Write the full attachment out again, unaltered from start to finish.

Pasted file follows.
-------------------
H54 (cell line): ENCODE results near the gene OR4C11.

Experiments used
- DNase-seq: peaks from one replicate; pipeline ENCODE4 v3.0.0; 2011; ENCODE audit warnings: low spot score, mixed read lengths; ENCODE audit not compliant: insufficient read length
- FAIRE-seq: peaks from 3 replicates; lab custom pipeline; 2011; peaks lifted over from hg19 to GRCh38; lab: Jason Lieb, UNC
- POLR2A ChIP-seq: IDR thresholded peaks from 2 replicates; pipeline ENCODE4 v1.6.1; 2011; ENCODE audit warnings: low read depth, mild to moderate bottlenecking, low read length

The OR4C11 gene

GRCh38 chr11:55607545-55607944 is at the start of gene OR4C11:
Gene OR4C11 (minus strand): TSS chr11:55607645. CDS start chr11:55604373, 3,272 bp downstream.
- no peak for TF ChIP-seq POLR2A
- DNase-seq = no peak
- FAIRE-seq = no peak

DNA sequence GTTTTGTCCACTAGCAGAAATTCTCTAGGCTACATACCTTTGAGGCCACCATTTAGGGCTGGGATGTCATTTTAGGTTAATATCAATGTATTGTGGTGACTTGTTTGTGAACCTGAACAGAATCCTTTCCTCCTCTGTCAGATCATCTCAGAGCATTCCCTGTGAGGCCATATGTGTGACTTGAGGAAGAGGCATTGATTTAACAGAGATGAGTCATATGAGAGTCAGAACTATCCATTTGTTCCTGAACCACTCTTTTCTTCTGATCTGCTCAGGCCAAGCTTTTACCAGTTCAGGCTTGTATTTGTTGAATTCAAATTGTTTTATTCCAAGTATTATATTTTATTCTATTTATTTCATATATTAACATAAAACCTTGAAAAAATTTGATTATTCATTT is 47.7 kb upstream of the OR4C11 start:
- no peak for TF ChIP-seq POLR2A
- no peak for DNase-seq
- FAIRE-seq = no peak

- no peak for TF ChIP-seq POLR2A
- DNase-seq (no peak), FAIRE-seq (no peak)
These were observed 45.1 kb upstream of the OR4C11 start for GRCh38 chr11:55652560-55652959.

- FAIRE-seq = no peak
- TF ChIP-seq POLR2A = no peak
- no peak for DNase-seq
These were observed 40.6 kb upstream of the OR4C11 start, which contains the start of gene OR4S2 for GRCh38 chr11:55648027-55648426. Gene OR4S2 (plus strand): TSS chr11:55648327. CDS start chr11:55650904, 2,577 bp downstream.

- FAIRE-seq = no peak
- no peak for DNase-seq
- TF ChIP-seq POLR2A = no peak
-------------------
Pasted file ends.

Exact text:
H54 (cell line): ENCODE results near the gene OR4C11.

Experiments used
- DNase-seq: peaks from one replicate; pipeline ENCODE4 v3.0.0; 2011; ENCODE audit warnings: low spot score, mixed read lengths; ENCODE audit not compliant: insufficient read length
- FAIRE-seq: peaks from 3 replicates; lab custom pipeline; 2011; peaks lifted over from hg19 to GRCh38; lab: Jason Lieb, UNC
- POLR2A ChIP-seq: IDR thresholded peaks from 2 replicates; pipeline ENCODE4 v1.6.1; 2011; ENCODE audit warnings: low read depth, mild to moderate bottlenecking, low read length

The OR4C11 gene

GRCh38 chr11:55607545-55607944 is at the start of gene OR4C11:
Gene OR4C11 (minus strand): TSS chr11:55607645. CDS start chr11:55604373, 3,272 bp downstream.
- no peak for TF ChIP-seq POLR2A
- DNase-seq = no peak
- FAIRE-seq = no peak

DNA sequence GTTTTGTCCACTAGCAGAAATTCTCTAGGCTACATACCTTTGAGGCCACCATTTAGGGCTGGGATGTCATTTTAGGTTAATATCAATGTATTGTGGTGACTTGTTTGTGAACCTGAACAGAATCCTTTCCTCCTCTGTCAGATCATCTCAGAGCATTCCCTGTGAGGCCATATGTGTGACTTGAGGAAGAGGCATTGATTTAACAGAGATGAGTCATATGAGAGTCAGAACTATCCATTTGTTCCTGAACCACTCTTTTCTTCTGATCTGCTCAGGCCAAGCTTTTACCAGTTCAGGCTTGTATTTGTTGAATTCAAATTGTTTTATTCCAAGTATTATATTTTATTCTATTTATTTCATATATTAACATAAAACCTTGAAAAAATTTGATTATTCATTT is 47.7 kb upstream of the OR4C11 start:
- no peak for TF ChIP-seq POLR2A
- no peak for DNase-seq
- FAIRE-seq = no peak

- no peak for TF ChIP-seq POLR2A
- DNase-seq (no peak), FAIRE-seq (no peak)
These were observed 45.1 kb upstream of the OR4C11 start for GRCh38 chr11:55652560-55652959.

- FAIRE-seq = no peak
- TF ChIP-seq POLR2A = no peak
- no peak for DNase-seq
These were observed 40.6 kb upstream of the OR4C11 start, which contains the start of gene OR4S2 for GRCh38 chr11:55648027-55648426. Gene OR4S2 (plus strand): TSS chr11:55648327. CDS start chr11:55650904, 2,577 bp downstream.

- FAIRE-seq = no peak
- no peak for DNase-seq
- TF ChIP-seq POLR2A = no peak